Implant Fights Diabetes By Making Insulin And Oxygen

Type 1 diabetes remains a problem despite having an apparently simple solution: since T1D patients have lost the cells that produce insulin, it should be possible to transplant those cells into their bodies and restore normal function. Unfortunately, it’s not actually that simple, and it’s all thanks to the immune system, which would attack and destroy transplanted pancreas cells, whether from a donor or grown from the patient’s own stem cells.

That may be changing, though, at least if this implantable insulin-producing bioreactor proves successful.  The device comes from MIT’s Department of Chemical Engineering, and like earlier implants, it relies on encapsulating islet cells, which are the insulin-producing cells within the pancreas, inside a semipermeable membrane. This allows the insulin they produce to diffuse out into the blood, and for glucose, which controls insulin production in islet cells, to diffuse in. The problem with this arrangement is that the resource-intensive islet cells are starved of oxygen inside their capsule, which is obviously a problem for the viability of the implant.

The solution: electrolysis. The O2-Macrodevice, as the implant is called, uses a tiny power-harvesting circuit to generate oxygen for the islet cells directly from the patient’s own interstitial water. The circuit applies a current across a proton-exchange membrane, which breaks water molecules into molecular oxygen for the islet cells. The hydrogen is said to diffuse harmlessly away; it seems like that might cause an acid-base imbalance locally, but there are plenty of metabolic pathways to take care of that sort of thing.

The implant looks promising; it kept the blood glucose levels of diabetic mice under control, while mice who received an implant with the oxygen-generating cell disabled started getting hyperglycemic after two weeks. What’s really intriguing is that the study authors seem to be thinking ahead to commercial production, since they show various methods for mass production of the cell chamber from standard 150-mm silicon wafers using photolithography.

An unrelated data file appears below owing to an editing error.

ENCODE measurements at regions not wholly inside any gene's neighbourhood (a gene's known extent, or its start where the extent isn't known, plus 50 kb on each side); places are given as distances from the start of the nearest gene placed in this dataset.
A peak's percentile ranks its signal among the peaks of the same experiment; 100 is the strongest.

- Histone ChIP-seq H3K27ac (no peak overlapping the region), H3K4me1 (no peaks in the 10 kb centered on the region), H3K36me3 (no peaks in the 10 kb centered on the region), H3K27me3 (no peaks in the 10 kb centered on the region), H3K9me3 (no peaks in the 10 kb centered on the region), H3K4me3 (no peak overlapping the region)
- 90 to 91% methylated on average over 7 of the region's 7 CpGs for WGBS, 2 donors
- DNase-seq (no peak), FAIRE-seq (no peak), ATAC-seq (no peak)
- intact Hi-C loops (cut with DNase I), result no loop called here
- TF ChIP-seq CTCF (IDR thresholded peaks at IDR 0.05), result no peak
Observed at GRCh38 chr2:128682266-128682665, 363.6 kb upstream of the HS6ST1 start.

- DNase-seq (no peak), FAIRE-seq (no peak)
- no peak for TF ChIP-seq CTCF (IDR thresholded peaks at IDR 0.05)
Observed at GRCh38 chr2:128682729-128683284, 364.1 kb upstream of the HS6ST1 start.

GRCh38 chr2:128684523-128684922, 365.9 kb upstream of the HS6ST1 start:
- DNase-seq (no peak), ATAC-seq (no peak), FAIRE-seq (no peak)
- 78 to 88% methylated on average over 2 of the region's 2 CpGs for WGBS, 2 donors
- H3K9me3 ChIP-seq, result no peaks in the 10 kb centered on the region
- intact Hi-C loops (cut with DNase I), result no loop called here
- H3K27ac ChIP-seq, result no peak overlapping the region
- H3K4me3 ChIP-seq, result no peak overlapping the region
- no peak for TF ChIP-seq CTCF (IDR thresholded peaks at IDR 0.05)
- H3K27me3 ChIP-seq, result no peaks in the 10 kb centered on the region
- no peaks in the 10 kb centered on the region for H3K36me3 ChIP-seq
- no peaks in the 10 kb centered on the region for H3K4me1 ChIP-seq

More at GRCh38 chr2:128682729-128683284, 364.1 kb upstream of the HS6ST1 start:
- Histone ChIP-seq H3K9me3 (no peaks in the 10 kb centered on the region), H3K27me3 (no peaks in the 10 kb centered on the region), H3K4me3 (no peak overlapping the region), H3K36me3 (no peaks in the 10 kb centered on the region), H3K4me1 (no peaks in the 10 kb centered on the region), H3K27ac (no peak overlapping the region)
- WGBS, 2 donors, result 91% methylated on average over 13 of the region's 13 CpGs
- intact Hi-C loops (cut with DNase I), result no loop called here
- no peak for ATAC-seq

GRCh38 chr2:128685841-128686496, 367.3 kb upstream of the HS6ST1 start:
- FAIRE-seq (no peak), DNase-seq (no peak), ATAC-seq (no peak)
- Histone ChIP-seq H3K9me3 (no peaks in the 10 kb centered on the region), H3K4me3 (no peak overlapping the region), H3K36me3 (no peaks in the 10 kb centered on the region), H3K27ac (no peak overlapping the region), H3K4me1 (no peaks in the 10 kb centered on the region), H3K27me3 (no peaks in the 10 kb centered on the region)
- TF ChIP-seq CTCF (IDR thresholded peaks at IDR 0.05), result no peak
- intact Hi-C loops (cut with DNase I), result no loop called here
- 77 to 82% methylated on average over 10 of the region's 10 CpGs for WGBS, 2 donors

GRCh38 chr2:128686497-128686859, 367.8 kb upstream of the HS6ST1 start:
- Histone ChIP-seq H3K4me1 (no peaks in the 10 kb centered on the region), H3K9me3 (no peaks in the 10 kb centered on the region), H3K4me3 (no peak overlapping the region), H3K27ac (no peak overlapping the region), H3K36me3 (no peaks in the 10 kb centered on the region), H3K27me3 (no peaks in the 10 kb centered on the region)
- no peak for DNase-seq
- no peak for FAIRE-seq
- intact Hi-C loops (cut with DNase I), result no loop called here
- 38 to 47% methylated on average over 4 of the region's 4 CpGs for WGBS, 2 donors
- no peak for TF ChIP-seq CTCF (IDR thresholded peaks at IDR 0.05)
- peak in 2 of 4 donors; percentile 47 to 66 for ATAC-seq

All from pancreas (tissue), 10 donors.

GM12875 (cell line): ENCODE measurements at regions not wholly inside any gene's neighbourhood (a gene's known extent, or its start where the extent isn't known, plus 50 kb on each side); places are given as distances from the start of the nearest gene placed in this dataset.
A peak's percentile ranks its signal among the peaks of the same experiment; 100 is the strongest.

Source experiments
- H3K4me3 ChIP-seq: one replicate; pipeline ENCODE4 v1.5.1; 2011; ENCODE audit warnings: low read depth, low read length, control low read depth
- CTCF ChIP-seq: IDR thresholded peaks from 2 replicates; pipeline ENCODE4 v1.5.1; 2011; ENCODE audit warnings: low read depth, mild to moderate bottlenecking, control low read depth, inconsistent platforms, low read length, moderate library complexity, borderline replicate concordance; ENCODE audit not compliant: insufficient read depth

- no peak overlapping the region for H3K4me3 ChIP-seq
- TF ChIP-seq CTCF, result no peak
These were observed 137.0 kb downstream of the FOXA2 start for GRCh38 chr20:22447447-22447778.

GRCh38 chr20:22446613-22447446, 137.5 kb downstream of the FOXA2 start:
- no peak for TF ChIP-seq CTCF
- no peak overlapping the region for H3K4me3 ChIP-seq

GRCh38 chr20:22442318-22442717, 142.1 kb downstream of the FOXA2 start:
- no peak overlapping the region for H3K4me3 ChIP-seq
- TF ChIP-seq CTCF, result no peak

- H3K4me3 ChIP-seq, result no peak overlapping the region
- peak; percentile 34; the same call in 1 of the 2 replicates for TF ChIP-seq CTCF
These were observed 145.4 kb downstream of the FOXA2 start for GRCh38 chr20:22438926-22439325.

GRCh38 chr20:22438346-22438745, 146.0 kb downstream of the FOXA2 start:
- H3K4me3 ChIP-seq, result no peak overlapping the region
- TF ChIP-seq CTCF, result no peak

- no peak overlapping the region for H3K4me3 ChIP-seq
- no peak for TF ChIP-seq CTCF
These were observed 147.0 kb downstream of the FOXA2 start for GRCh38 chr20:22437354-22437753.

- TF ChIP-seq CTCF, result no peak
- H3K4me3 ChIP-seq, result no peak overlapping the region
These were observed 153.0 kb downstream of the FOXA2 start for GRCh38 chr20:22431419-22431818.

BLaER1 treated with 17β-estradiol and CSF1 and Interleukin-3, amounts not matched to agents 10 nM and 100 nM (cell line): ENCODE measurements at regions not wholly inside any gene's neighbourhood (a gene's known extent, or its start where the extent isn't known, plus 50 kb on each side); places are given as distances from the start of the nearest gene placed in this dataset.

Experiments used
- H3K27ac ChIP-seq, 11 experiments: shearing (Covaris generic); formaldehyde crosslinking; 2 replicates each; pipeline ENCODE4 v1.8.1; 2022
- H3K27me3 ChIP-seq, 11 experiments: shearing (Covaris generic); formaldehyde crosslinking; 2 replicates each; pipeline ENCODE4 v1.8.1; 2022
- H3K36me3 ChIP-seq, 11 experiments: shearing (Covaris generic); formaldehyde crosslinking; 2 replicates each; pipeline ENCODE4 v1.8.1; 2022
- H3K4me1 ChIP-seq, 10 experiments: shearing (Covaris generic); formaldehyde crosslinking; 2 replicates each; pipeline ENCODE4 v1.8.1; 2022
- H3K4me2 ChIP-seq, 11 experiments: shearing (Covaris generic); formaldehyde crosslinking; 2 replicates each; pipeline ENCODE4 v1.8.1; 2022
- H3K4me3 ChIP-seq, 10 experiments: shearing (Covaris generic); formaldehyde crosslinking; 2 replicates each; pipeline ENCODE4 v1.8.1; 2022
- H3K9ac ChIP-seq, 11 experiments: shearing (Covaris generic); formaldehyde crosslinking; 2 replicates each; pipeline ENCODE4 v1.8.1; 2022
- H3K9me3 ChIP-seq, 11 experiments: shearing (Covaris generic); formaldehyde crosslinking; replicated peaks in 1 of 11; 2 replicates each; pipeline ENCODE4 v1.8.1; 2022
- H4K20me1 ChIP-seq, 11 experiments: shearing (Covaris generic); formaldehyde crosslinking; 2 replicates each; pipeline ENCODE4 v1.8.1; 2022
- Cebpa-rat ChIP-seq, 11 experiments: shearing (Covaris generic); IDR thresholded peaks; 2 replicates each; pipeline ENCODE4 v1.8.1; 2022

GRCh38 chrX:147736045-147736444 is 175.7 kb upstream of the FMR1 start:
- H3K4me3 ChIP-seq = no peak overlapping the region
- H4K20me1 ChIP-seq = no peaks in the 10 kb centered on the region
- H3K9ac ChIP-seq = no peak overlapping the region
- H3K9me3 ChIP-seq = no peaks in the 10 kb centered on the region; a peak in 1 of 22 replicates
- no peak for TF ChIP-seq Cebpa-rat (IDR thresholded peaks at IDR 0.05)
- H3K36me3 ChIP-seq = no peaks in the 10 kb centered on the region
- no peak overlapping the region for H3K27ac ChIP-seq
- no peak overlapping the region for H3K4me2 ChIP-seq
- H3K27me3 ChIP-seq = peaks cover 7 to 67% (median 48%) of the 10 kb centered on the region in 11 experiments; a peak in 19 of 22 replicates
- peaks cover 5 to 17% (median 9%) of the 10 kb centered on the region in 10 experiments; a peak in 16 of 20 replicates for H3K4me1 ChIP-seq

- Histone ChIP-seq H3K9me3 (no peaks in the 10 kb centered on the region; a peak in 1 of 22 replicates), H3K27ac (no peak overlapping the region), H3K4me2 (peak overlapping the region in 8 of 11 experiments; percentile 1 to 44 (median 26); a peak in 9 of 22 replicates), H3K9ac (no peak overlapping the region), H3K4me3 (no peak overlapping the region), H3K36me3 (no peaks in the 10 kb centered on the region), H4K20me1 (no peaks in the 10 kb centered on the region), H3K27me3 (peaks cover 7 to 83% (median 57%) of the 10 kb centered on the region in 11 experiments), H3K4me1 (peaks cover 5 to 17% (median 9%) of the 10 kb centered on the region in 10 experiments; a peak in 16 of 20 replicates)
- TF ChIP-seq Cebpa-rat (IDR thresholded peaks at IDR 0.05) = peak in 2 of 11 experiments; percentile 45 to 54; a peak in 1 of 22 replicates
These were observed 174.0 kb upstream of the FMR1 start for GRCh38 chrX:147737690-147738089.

Type 1 diabetics have been down the “artificial pancreas” road before, so a wait-and-see approach is clearly wise here. But it looks like treating diabetes less like a medical problem and more like an engineering problem might just pay dividends.

12 thoughts on “Implant Fights Diabetes By Making Insulin And Oxygen

  1. It’s not power harvesting as I understand it’s defined (extracting energy from ambient vibration/heat/light), but is inductively powered via a coil worn externally instead. Which is still incredibly convenient compared to any of the other options.

    Making a tiny spacesuit for human islet cells that can protect them from the immune system while still letting them do their job is amazing.

    1. This is a really cool idea that worked well for some, but has some consequences. A lot of patients’ cells had already been reduced too much to use. The procedure also requires patients to remain immunosuppressed for life which is doable but has risks and impacts quality of life.

      NIH has a good writeup:

        1. Because what killed them in the first place is the immune system and it’s still going to do that; type 1 is an autoimmune issue before it’s a glucose issue.

          If you can stop the immune system from doing that, then yes, just injecting the cells probably will go ahead and fully cure it. That kind of control of the immune system would be a huge deal for most of the autoimmune disorders, not just diabetes, and we aren’t quite there yet; there’s some possibilities on the horizon though with the inverse-vaccine work.

          1. Wasn’t there an article here the other day about research being done on “shutting off” specific immune responses? Seems that would be a perfect treatment for type 1.

    2. The problem is type1 diabetes is auto-immune disorder. The disease will kill the injected cells just as it did the ones in the pancreas. The plan here is to put a barrier between these cells and the immune system.

  2. I’ve been waiting to see about a cure for nearly 40 years. Even back then, when I was newly diagnosed in childhood, we were encouraged that we’d have a cure “in 10 years” by our own doctors. So while I sincerely hope this effort pays off, and we see a viable, AFFORDABLE product from it, let’s just say I’m not planning on being free from insulin injections (or blood sugar checks) within my lifetime.

  3. Electrolysis should produce molecular oxygen and hydrogen, right? Molecular hydrogen should not have any effect on the acid/base balance of the blood or body. It’s only H+ that does that, unless there’s some process I don’t know about.

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